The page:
If you live within driving distance of Orlando, Florida, or just happen to be in the area, I would like to invite you to attend FFF’s conference, “End the Drug War,” at the Florida A&M University law school (201 Beggs Avenue, Room 240, Orlando, FL 32801) on Wednesday, March 22, 2017, from 6:00 pm – 8:30 p.m. Admission price: FREE and open to the public. Our conference co-sponsors are the ACLU chapters at FAMU, Barry University, and the University of Central Florida.
A special significance of this particular conference is that it is the second Historically Black College or University (HBCU) at which we have held a conference on the drug war. The first one was at Morgan State University in Baltimore last year.
During the 27-year history of FFF, we have held many conference, lectures, seminars, and programs. Throughout that time, very few participants have been black. In fact, it’s a phenomenon that I have noticed about programs and activities throughout the libertarian movement generally ever since I discovered libertarianism some 40 years ago.
In the spring of 2015, in partnership with the Young Americans for Liberty, we held a conference on ending both the drug war and the war on terrorism at the University of Texas, which featured speakers Ron Paul, Radley Balko, and Glenn Greenwald. Admission was free, and it attracted around 750 people, about 99 percent of whom were white. During a Q&A session, a student stood up and asked: Why are there so few blacks in attendance at the conference?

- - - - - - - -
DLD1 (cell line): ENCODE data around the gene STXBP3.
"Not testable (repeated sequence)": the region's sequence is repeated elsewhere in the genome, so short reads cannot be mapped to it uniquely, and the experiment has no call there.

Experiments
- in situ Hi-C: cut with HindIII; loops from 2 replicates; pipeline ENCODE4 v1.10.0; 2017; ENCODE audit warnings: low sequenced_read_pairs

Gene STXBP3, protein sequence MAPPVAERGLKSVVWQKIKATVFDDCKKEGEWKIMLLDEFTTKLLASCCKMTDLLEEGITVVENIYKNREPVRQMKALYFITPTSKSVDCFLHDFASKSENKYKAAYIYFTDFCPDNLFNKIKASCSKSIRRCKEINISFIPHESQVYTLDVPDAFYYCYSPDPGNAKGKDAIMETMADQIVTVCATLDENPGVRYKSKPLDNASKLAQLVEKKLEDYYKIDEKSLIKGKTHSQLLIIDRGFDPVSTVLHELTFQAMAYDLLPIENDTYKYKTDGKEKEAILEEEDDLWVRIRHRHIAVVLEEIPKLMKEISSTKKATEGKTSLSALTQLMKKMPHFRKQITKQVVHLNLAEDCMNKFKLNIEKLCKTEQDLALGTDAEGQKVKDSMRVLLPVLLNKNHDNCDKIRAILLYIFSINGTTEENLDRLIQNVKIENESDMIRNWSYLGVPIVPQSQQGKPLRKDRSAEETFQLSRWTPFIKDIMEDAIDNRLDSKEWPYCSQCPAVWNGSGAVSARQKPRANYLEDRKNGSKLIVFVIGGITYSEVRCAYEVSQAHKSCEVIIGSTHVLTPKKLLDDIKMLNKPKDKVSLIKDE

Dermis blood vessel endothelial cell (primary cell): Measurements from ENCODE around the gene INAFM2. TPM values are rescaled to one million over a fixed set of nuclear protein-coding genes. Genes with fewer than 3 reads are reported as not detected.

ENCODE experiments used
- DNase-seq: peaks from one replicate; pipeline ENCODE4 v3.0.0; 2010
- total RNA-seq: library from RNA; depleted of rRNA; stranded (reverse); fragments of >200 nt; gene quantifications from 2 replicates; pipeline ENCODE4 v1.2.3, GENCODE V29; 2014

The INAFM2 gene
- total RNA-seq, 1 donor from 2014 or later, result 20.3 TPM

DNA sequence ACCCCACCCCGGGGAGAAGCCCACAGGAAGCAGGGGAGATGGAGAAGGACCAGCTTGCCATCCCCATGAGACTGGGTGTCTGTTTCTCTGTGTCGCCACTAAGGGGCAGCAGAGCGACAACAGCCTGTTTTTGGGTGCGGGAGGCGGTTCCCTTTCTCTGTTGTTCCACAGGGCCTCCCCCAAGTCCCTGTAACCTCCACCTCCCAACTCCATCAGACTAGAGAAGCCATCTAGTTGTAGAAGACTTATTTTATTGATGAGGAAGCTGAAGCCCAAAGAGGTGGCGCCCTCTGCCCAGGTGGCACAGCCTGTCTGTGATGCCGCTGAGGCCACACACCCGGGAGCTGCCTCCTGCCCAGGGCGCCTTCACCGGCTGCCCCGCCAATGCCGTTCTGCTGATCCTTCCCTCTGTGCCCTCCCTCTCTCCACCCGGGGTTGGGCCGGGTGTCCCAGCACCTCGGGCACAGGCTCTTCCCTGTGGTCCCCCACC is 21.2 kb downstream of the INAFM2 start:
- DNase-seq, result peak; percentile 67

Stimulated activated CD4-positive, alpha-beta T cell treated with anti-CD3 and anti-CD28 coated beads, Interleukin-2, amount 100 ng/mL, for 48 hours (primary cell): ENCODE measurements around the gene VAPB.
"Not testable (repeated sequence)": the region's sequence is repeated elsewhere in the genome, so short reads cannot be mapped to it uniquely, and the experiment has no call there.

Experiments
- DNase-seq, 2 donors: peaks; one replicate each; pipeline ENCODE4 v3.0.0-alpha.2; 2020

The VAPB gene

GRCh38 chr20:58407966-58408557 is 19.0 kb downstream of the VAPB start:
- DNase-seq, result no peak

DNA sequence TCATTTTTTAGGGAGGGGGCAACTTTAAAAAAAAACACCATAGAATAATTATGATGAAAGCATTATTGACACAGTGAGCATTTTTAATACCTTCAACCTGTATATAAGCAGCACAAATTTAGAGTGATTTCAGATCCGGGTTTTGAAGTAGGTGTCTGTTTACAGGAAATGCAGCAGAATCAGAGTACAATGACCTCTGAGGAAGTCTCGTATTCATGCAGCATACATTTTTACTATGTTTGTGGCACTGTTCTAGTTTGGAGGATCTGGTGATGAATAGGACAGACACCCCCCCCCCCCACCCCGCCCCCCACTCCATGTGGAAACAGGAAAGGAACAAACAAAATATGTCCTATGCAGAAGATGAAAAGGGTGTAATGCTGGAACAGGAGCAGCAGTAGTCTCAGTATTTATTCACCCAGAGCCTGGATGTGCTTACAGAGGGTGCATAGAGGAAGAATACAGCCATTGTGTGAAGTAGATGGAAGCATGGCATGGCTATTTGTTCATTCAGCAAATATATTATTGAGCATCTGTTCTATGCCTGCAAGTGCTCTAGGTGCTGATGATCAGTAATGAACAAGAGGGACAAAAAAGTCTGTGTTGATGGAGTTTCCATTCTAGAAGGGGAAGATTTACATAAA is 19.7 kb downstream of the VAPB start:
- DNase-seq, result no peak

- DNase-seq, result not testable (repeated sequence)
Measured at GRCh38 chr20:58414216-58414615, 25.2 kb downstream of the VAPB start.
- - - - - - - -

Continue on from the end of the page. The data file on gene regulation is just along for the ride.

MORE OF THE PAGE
It was an interesting and important question. After all, African-Americans have borne the disproportionate consequences of the war on drugs. If anyone should be interested in ending this horrific and tyrannical government program, it should be American blacks. (Of course, the drug war is not the only federal program that has adversely impacted blacks — the federal minimum wage law has caused a permanent unemployment rate of 30-40 percent among black teenagers.)
As the Drug Policy Alliance, a nationally prominent organization for ending the drug war, states:
The drug war has produced profoundly unequal outcomes across racial groups, manifested through racial discrimination by law enforcement and disproportionate drug war misery suffered by communities of color.
Although rates of drug use and selling are comparable across racial lines, people of color are far more likely to be stopped, searched, arrested, prosecuted, convicted and incarcerated for drug law violations than are whites.
The life-long penalties and exclusions that follow a drug conviction have created a permanent second-class status for millions of Americans, who may be prohibited from voting, being licensed, accessing public assistance and any number of other activities and opportunities. The drug war’s racist enforcement means that all of these exclusions fall more heavily on people and communities of color.
In an article entitled “The War on Drugs and the New Jim Crow,” law professor Michelle Alexander put it this way: